History, Memory and the Creation of Identity
In most human societies, history and memory are important in the creation of identity. For example, consider how recent political debates often involve debates about the relevance of particular strands of history (such as `empire¿) to modern society. This module explores these relationships from the ancient societies of Egypt, Greece, and Rome to the modern world. It is designed to provide Foundation Year students intending to pursue degrees in Classical Studies, Ancient History, Ancient History & Egyptology, American Studies, Medieval Studies, or History with an opportunity to reflect critically on what the past means and how we go about studying it.
Europe of Extremes, 1789-1989
The nineteenth century saw the rise of a western European civilization, characterized, as Eric Hobsbawm has noted, by capitalist economics, liberal politics, and the dominance of a middle class that celebrated morality and science. In the twentieth century this civilization faced unprecedented challenges from new political ideologies, and from a working class demanding the right to govern in its own name. The result was an eruption of violence not seen on the continent for centuries; in its wake, the Cold War divided the Europe with an Iron Curtain, and saw the continent become the client of two world superpowers ¿ the USA and the Soviet Union. This team-taught module relies on the specialist knowledge of its tutors to examine economic, political and social themes in the history of nineteenth and twentieth-century Europe.
How do historians study the past? Why do their accounts of the past differ, and why do they change over time? This module will help you to understand the various concepts, methods, and approaches that academic historians use when writing history and generating historical explanations. By the end of it, you will understand how and why professional historians disagree on many topics, and you will be equipped to evaluate competing interpretations of the same past events and processes.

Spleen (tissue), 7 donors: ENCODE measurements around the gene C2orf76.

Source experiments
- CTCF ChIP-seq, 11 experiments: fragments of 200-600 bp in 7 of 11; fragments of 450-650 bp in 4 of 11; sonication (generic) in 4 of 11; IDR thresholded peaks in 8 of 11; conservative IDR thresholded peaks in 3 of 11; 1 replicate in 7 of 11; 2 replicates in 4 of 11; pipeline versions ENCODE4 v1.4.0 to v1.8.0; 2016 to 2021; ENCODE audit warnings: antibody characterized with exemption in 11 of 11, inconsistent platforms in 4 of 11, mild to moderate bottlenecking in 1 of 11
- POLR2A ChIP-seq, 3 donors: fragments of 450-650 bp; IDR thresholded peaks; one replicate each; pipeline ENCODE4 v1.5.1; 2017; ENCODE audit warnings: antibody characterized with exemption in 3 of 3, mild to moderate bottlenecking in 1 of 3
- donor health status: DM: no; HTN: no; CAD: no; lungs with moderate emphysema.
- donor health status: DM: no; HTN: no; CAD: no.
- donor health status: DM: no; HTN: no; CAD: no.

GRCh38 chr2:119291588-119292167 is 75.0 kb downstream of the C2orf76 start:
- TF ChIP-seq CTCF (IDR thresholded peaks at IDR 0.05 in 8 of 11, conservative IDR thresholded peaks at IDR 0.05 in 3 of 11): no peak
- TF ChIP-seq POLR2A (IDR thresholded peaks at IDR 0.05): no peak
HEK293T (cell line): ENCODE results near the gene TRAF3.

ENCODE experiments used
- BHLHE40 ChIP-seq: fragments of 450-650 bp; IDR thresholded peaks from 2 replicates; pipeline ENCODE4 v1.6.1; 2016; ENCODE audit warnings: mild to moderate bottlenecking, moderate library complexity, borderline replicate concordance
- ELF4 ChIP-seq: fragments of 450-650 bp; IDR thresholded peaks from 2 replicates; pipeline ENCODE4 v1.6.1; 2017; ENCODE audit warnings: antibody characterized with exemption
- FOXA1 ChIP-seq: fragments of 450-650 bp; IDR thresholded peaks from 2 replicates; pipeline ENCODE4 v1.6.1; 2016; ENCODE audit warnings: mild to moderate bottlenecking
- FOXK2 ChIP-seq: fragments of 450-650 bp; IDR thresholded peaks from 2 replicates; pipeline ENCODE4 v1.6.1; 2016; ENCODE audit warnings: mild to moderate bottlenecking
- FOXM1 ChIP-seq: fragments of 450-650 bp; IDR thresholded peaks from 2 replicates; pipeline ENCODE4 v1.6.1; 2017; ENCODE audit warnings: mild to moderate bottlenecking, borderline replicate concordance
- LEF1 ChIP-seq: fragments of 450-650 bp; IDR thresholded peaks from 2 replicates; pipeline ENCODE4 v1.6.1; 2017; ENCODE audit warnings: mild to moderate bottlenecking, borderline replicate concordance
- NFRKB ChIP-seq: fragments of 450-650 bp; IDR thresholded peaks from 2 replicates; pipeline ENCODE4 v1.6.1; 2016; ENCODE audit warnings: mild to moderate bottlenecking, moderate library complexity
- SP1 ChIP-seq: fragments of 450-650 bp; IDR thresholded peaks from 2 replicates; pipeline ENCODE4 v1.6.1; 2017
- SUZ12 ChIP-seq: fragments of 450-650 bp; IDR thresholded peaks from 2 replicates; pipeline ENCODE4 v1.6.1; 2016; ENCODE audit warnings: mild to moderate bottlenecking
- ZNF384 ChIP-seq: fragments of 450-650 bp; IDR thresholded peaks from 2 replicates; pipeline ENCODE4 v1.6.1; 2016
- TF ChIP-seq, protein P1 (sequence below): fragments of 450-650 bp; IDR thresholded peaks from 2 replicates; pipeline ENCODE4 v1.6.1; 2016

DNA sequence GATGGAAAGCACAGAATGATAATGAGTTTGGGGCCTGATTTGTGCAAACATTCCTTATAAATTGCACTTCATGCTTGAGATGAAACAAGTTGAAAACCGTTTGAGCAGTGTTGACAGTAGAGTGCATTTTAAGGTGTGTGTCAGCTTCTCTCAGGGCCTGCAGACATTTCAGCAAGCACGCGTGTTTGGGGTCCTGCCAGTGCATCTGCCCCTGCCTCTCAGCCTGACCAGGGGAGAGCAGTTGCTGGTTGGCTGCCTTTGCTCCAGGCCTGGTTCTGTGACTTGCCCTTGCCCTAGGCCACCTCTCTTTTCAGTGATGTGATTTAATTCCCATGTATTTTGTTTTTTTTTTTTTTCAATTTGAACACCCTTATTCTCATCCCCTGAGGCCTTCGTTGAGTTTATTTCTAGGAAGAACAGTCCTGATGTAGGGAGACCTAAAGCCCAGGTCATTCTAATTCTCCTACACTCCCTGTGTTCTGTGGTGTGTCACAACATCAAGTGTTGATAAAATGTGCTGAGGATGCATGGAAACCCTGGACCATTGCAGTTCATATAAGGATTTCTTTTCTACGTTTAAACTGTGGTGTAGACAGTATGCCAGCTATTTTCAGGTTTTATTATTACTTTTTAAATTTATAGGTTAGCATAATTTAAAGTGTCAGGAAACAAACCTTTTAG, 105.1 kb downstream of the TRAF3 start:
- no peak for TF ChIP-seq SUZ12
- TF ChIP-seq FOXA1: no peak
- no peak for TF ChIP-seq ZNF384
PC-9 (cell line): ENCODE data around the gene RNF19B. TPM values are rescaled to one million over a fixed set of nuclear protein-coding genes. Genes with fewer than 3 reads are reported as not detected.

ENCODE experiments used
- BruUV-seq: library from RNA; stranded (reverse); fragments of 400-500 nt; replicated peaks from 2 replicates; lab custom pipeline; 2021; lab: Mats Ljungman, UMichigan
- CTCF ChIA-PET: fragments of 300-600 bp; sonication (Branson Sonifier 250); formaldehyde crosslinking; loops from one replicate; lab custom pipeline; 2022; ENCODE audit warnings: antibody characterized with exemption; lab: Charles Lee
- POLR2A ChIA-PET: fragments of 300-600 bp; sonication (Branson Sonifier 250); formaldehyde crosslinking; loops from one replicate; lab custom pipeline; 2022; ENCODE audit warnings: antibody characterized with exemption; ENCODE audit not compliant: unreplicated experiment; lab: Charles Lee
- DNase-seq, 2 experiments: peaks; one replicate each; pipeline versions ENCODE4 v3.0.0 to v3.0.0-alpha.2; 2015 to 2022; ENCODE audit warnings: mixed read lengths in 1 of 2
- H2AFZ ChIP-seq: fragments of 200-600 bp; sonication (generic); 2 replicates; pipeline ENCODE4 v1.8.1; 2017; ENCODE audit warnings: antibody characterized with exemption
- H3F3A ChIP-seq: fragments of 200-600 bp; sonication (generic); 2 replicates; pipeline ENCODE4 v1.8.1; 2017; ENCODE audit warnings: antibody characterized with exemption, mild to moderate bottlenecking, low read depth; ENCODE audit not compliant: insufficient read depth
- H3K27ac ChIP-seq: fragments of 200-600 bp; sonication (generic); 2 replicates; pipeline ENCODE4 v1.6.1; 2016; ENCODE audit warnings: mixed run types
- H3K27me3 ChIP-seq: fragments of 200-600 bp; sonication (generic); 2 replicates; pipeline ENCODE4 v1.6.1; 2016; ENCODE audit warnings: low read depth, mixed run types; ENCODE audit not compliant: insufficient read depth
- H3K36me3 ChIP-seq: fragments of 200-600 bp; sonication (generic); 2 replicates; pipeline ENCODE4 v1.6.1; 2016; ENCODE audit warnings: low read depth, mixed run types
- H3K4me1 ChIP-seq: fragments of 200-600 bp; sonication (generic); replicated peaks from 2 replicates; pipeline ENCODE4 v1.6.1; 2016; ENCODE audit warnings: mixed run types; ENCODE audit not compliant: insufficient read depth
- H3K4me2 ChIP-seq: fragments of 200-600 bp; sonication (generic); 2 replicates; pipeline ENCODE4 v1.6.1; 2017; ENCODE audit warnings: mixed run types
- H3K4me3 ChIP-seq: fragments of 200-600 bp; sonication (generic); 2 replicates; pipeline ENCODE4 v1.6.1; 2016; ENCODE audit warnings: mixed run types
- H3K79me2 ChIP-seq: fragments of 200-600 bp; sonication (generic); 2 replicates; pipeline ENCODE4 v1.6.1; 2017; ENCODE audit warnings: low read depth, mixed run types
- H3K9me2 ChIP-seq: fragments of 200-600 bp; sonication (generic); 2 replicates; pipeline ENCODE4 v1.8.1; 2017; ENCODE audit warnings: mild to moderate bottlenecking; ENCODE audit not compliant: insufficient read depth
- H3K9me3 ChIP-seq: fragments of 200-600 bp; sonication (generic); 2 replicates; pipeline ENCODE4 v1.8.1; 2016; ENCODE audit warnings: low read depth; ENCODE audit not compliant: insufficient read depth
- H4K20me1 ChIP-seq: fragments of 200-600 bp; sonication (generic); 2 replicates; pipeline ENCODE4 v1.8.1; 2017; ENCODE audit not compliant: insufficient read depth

The module also trains you in the fundamental skills required to study history as an undergraduate, and gives you an opportunity to learn more about the interests and expertise of the history staff you¿ll be working with at Swansea. It will help you make the transition from being taught history at school or college to studying history at university, and it will introduce you to the many different kinds of history you can explore in the course of your degree.
Britain and the World, 1800 to 2000
This module will provide an overview of the history of British politics, society, culture, and the economy from c. 1800 to the present, from a national and international perspective. The lectures and seminars for this module will give students the opportunity to engage closely with events, processes, and people - both male and female, from diverse ethnic backgrounds - who contributed to the making of the modern British state and society, and who defined Britain¿s relationship with the wider world. We will discuss the transformative impact of warfare, Empire and colonialism, industrial and technological change. We will also consider the significance of race, class, and gender, and how they relate to national sentiment and social and political emancipation movements in Britain and beyond.
The Practice of History